A plaque remaining from the Big Apple Night Club at West 135th Street and Seventh Avenue in Harlem.

Above, a 1934 plaque from the Big Apple Night Club at West 135th Street and Seventh Avenue in Harlem. Discarded as trash in 2006. Now a Popeyes fast food restaurant on Google Maps.

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Entry from January 18, 2016
Beefsteak Nazi (brown on the outside, red on the inside)

“Beefsteak Nazi” is a term originally used in the 1930s for a German who was brown (Nazi) on the outside, but red (Communist) on the inside. “Beefsteak Nazis—Brown outside but Red inside” was cited in print in 1934.
Related political terms include “radish” (red on the outside, white on the inside) and “watermelon” (green on the outside, red on the inside).
[This entry was assisted by Goerge Thompson and Garson O’Toole at the American Dialect Society listserv.]
Wikipedia: Beefsteak Nazi
Beefsteak Nazi was a term used in Nazi Germany to describe Communists who joined the Nazi Party. ‘Beefsteak Nazis’ appeared following the suppression of the German Communist Party in the 1930s, and the term was popular as early as 1933. The term was particularly used of working-class members of the Sturmabteilung (SA) who were aligned with Strasserism. The term derived from the idea that these individuals were like a ‘beefsteak’ - brown on the outside and red on the inside, with ‘brown’ referring to the colour of the uniforms, and ‘red’ to their communist sympathies. The implication of this was that their allegiance to Nazism was superficial and opportunistic.
14 September 1934, The Wisconsin Jewish Chronicle (Milwaukee, WI), “Strictly Confidential: Tid-Bits From Everywhere” by Phineas J. Biron, pg. 4, col. 4:
Beefsteak Nazis—Brown outside but Red inside—are said to be the latest political phenomenon in Hitlerland; from which we gather that at least the Communist are still working against Hitler.
Google Books
Europe Since 1870
By Preston W. Slosson
Boston, MA: Houghton Mifflin Co.
Pg. 695:
Former Nationalists, like von Papen within the and Alfred Hugenberg who had been tolerated *ra” (?—ed.) for the conservative support they brought to the party, had to greet as comrades “beefsteak Nazis” (“reds” at heart under the brown shirt) who believed that the movement was primarily directed against “international capitalism.”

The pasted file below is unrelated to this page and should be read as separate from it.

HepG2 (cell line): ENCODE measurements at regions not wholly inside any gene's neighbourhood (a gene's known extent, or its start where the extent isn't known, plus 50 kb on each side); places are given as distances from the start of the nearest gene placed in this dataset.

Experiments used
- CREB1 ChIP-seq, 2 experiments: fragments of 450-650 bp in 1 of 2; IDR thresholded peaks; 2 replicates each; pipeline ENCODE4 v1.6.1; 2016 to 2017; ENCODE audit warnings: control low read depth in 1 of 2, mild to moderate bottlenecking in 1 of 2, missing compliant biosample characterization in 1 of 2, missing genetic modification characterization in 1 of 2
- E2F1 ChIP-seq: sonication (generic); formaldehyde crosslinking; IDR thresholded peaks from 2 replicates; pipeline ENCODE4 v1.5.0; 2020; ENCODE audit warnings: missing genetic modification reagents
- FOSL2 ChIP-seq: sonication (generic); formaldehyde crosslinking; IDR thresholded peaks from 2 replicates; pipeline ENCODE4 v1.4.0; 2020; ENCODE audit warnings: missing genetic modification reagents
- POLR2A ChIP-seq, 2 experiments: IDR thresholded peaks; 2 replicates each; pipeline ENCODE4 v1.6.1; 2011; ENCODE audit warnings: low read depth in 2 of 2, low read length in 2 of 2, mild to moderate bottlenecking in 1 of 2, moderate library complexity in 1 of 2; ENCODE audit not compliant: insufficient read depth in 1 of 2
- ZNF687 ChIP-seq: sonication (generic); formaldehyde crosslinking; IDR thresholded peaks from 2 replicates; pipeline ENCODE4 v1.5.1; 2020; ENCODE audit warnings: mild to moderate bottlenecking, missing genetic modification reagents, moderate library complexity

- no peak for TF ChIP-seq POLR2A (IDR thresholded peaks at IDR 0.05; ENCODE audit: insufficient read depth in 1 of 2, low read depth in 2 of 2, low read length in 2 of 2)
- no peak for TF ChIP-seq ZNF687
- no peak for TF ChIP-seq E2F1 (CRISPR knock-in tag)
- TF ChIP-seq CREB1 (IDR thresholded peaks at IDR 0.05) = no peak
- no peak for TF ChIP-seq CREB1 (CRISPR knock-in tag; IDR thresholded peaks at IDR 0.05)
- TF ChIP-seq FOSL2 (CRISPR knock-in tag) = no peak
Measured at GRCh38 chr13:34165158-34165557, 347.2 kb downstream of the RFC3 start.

7 September 1935, The Manchester Guardian (UK), “Letters to the Editor,” pg. 10, cols. 5-6:
Might I therefore suggest that visitors to Germany look for “beefsteak” Nazis, brown outside, and red inside.
22 September 1944, Riverside (CA) Daily Press, “Beefsteak Nazis” (editorial), pg. 1, col. 2:
“Beefsteak Nazis” are cropping out in eastern Europe as the Red armies advance. This is a term applied by Kurt Singer, European journalist, to the turncoats who were very good nazis while the going was good, but are now running to cover. Like beefsteak, they are a good nazi brown on the outside, but inside they claim to be Red.
Their change will fool nobody. Like some beefsteaks, they will probably be done to a turn.
Google Books
The Saturday Evening Post
Volume 231
Pg. 45:
He was to be what the Communists called a “beefsteak Nazi” — brown on top, red underneath.
Google Books
Why Hitler?:
The Genesis of the Nazi Reich

By Samuel W. Mitcham, Jr
Westport, CT: Praeger
Pg. 120:
Most of the Strasser people were, in fact, anti-Semitic socialists—what the SA men would call “Beefsteak Nazis”: brown on the outside and red on the inside.
Google Books
George Lincoln Rockwell and the American Nazi Party

By William H. Schmaltz
Washington, DC: Brassey’s
Pg. 173:
Stormtrooper Andrew Chappell was known among the other party members as a “beefsteak” Nazi: Nazi brown on the outside and “Red” on the inside.

Posted by Barry Popik
New York CityGovernment/Law/Military/Religion /Health • Monday, January 18, 2016 • Permalink

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